The NFL's overtime rules ruined one of the all-time great Super Bowls

HOUSTON, TX – FEBRUARY 05: Tom Brady #12 of the New England Patriots reacts after defeating the Atlanta Falcons 34-38 in overtime during Super Bowl 51 at NRG Stadium on February 5, 2017 in Houston, Texas. (Photo by Jamie Squire/Getty Images)

The New England Patriots pulled off the greatest comeback in NFL history to win Super Bowl 51.

After trailing 21-0 in the third quarter, the Patriots stormed back, tying the game at 28-28 in the final minute to go to overtime.

The NFL’s overtime rules have long been a gripe with fans: If the team who gets the ball on the opening drive scores a touchdown, it’s game over. If they kick a field goal, the other team gets a chance to tie or win it.

Perhaps the Atlanta Falcons did not deserve a chance after blowing such a massive lead, particularly with some baffling late-game play-calling on offence. Nonetheless, to see a Super Bowl end without giving the opponent, the better team for 45 minutes, a chance, is disappointing.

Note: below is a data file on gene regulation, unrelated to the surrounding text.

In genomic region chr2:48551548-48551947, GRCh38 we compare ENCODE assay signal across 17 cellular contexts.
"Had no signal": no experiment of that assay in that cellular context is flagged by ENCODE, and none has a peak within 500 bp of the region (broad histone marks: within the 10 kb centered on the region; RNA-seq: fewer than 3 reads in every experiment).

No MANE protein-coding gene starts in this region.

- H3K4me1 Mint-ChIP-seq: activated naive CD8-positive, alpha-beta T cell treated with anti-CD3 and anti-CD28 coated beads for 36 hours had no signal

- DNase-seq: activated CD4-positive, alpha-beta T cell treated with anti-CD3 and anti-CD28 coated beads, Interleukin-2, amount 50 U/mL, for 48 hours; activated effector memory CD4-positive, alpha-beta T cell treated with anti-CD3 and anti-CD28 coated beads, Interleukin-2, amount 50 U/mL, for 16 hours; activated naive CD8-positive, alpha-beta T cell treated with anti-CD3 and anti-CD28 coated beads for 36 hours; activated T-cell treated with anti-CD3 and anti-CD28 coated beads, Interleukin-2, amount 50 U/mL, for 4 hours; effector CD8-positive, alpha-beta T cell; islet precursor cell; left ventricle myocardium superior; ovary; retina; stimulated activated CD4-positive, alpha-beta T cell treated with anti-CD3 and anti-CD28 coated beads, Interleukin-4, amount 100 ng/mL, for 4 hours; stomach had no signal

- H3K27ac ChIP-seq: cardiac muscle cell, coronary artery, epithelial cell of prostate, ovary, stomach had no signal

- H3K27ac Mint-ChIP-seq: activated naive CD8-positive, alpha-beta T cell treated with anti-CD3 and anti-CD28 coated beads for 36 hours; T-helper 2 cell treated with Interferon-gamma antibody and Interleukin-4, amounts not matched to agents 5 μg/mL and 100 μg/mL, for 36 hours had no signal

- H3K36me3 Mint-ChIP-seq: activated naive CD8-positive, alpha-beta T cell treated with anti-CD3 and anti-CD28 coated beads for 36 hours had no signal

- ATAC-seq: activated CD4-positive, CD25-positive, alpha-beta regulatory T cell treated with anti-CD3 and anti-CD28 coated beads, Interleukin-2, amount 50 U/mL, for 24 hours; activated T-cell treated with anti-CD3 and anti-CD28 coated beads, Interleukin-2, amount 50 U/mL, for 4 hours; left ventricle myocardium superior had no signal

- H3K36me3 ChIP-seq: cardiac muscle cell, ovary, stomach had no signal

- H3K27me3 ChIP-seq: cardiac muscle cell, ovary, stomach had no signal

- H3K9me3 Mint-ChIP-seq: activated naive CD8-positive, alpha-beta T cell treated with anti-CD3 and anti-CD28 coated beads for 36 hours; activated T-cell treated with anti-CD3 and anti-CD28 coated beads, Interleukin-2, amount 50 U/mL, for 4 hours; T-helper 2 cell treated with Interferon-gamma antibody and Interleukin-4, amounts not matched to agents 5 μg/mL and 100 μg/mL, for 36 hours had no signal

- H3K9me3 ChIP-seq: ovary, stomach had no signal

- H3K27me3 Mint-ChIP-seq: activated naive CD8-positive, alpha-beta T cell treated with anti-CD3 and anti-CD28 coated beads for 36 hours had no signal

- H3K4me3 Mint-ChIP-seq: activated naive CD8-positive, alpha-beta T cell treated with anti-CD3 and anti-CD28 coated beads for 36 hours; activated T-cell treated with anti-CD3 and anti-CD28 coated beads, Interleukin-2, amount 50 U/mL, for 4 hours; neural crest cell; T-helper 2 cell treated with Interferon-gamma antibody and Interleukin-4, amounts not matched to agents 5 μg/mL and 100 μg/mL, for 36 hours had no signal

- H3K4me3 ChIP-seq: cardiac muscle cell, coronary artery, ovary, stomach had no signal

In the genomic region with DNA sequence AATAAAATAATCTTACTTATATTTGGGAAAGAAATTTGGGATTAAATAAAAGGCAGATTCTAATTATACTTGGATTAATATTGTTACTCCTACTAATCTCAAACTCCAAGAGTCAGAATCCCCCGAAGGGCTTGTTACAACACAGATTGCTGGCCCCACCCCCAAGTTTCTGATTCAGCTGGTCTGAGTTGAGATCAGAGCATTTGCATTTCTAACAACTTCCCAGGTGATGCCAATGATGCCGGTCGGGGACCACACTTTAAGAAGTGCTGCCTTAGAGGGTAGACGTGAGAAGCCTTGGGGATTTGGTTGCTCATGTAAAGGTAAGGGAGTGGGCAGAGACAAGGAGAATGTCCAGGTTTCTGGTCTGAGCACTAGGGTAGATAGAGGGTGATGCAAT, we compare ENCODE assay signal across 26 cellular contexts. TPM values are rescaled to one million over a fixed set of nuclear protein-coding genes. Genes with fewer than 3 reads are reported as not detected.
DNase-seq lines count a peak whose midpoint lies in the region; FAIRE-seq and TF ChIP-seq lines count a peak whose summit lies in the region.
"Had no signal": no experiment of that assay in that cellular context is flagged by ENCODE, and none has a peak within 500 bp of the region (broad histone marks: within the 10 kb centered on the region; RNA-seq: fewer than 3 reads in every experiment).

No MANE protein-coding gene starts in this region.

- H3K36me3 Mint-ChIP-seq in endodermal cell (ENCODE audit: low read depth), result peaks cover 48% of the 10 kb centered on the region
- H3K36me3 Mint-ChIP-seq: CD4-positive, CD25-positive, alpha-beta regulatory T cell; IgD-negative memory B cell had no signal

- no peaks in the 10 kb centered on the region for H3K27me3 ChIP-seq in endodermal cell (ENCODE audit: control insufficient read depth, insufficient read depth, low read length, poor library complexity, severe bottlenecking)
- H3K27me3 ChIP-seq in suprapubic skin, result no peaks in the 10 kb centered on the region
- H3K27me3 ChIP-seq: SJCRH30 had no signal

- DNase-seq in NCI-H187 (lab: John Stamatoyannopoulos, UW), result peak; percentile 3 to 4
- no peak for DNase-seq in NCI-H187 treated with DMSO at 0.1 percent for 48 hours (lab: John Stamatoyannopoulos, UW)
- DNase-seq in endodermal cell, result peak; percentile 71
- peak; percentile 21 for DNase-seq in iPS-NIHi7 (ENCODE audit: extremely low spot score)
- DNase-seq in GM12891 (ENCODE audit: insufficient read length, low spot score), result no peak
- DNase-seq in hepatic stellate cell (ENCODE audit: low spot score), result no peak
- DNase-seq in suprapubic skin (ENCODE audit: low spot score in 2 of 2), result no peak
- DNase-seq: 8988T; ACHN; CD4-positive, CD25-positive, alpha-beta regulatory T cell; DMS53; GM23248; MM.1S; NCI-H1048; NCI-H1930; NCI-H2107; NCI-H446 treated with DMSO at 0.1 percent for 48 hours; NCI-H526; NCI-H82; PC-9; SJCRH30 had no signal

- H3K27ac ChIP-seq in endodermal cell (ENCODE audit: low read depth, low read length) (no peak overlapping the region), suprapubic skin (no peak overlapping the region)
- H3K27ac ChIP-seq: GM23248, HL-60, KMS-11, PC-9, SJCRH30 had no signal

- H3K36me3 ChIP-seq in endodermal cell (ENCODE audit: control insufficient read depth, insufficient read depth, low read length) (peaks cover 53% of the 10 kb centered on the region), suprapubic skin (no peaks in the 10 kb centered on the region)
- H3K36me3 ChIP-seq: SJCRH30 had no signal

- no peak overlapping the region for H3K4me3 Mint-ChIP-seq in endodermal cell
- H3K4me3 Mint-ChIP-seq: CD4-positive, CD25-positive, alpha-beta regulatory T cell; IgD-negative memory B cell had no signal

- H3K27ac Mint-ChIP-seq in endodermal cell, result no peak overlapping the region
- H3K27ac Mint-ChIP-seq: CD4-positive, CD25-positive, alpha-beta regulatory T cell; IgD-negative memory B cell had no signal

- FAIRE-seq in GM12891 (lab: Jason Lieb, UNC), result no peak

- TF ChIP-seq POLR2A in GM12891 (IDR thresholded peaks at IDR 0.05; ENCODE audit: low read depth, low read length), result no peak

Sure enough, on the opening drive of overtime, the Patriots marched down the field, cutting up an exhausted Falcons defence. Eventually, a hand-off to running back James White got them in the end zone to win the game.

It’s not a knock on the Patriots and their stunning comeback to call the finish disappointing. To not give the opponents, with the league’s MVP in Matt Ryan, a shot to tie the score in the biggest game of the year feels ill-conceived.

During last season’s playoffs, ESPN’s Scott Van Pelt argued for a rule change, saying even after an opening-drive touchdown, the opponent should get a shot to tie the game. In last year’s playoffs, it was Aaron Rodgers who did not get a shot at redemption after the Arizona Cardinals scored a game-winning touchdown in overtime. This year, it’s Matt Ryan.

It seems unlikely the NFL will address the rule, especially since it helped cap off an historic, breathless comeback by the Patriots. However, the potential for further drama remains with just a slight tweak of the rules.


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